CARMEL, Ind. (WISH) — The vandalism of a sign in support of the Black Lives Matter movement has sparked an opportunity for black voices to speak in their community.
The vandalism happened to Ashten Spilker two nights in a row last week along the quiet neighborhood street she calls home in Carmel.
But when two of her friends, who are black, asked for help to plan a sit-in and bring awareness to the issue, she jumped at the chance. The damaged sign is an experience which has changed her view of the neighborhood, saying it made her feel unsafe in a way she never expected to feel.
“This neighborhood means so much,” Spilker said.
The home is one her grandparents lived on for more than 40 years before they passed away.
But her simple message of #BlackLivesMatter got more complex Thursday morning.
She woke up to find the sign vandalized, posting her first ever Facebook video.
She fixed it, only to have it happen again on Friday.
Still, she’s clear this story, “this isn’t about me, this isn’t about my sign.”
It may have ended there, until two of her friends from high school, both who are black, contacted her, asking for her help to plan a sit-in in Carmel.
So Sunday afternoon, June 14, there will be a rally at the Carmel gazebo with speakers, performers, food and even a raffle to raise money for causes like the bail fund.
Spilker said organizers are planning on reaching out to the Indy10 Black Lives Matter movement for suggested causes.
It will feature minority-owned businesses. One of the speakers is the president of the Black Student Union at Carmel High School. There will be a march at the conclusion.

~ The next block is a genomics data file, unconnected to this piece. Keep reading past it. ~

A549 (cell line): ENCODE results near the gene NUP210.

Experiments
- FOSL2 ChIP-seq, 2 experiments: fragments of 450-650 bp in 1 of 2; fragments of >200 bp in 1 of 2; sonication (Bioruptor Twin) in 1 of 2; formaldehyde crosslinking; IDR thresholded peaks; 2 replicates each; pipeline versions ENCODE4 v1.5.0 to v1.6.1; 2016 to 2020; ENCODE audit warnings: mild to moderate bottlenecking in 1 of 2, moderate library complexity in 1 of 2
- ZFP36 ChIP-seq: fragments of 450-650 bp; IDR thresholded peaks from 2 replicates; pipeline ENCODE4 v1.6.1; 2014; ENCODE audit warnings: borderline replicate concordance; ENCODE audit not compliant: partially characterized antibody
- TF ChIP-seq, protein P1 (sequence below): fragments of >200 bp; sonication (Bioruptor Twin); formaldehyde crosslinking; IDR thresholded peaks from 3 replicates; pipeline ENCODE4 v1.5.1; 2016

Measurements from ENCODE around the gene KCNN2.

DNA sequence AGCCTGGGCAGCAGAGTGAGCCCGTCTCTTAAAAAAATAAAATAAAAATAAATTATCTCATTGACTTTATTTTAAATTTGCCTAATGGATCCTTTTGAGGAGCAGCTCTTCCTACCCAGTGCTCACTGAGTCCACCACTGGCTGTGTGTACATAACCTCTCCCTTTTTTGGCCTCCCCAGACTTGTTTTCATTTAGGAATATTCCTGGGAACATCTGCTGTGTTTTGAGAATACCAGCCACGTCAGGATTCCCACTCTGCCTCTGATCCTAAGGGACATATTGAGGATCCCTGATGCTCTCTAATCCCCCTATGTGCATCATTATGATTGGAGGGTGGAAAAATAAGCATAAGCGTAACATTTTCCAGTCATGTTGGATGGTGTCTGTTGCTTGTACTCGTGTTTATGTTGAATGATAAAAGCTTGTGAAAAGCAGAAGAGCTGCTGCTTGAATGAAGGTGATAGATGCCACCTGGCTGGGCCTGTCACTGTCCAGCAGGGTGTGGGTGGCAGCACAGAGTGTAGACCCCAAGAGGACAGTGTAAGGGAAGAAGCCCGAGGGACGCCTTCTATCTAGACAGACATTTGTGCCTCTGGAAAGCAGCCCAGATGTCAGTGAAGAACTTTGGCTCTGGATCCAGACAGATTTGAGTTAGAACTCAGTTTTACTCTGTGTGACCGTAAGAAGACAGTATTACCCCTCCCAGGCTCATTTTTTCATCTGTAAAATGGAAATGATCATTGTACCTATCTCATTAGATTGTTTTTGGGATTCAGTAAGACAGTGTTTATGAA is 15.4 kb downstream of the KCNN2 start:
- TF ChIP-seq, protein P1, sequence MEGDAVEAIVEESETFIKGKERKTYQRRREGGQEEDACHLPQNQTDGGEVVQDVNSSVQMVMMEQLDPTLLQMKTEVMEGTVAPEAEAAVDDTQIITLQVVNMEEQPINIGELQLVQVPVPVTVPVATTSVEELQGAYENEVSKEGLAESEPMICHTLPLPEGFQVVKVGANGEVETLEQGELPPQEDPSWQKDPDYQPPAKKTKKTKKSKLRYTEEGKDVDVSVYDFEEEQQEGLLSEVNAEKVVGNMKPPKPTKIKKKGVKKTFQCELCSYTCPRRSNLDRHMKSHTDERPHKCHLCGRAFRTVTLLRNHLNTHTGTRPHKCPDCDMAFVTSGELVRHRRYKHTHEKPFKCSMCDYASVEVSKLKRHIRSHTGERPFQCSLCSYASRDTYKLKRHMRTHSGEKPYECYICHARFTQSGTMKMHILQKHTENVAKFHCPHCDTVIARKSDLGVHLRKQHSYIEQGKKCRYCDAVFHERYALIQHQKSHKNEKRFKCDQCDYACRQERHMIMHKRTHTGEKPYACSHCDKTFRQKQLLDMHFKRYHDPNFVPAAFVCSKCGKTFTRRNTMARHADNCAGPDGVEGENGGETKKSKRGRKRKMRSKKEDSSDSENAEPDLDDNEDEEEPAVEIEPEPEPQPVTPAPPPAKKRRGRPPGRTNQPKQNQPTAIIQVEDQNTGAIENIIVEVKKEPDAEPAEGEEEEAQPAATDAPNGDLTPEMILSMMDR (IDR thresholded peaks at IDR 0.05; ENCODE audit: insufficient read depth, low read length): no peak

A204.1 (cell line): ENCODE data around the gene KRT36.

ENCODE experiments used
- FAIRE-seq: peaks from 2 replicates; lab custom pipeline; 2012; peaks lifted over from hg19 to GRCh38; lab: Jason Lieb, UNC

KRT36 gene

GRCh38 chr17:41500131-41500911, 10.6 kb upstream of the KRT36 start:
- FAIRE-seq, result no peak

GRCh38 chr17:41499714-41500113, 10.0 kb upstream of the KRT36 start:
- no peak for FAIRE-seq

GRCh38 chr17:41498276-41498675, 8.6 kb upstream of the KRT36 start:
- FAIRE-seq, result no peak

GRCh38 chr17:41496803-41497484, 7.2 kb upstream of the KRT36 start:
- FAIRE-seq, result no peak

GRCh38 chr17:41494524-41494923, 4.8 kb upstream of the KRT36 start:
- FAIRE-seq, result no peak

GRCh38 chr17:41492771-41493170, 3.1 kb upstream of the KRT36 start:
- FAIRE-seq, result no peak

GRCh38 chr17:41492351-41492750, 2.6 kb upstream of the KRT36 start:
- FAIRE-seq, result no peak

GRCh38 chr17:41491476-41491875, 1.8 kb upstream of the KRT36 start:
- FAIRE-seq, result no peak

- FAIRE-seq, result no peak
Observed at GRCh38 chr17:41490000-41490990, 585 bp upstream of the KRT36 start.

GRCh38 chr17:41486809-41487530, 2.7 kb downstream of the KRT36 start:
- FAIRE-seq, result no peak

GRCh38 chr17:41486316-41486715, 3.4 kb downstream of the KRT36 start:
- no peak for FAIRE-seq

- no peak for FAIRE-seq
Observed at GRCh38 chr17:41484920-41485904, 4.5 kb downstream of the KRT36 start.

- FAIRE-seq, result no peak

Spilker initially planned for 60 people, but more than a thousand so far have shown interest on social media.
Her message to the vandals is one you might not expect.
“As to who it was, that doesn’t matter to me,” she said. “I actually just need to say ‘thank you.’ Thank you for putting a fire under our butts to do something like this and put something like this on.”
Spilker said she was shocked and saddened by the damage to her sign.
“But it also made me really determined,” she said. “For a neighborhood that shaped me, this is what it shaped me into.”
She said the Woodland Green neighborhood looks a little different now, even if the sign has been left untouched for almost a week.
“I would love to say no, but I think there are wounds that are going to have to heal,” Spilker said.
The rally is planned for Sunday afternoon between 3 and 5 p.m. Spilker and the other organizers are meeting with Carmel police later this week to map out a route for a march at 5 p.m.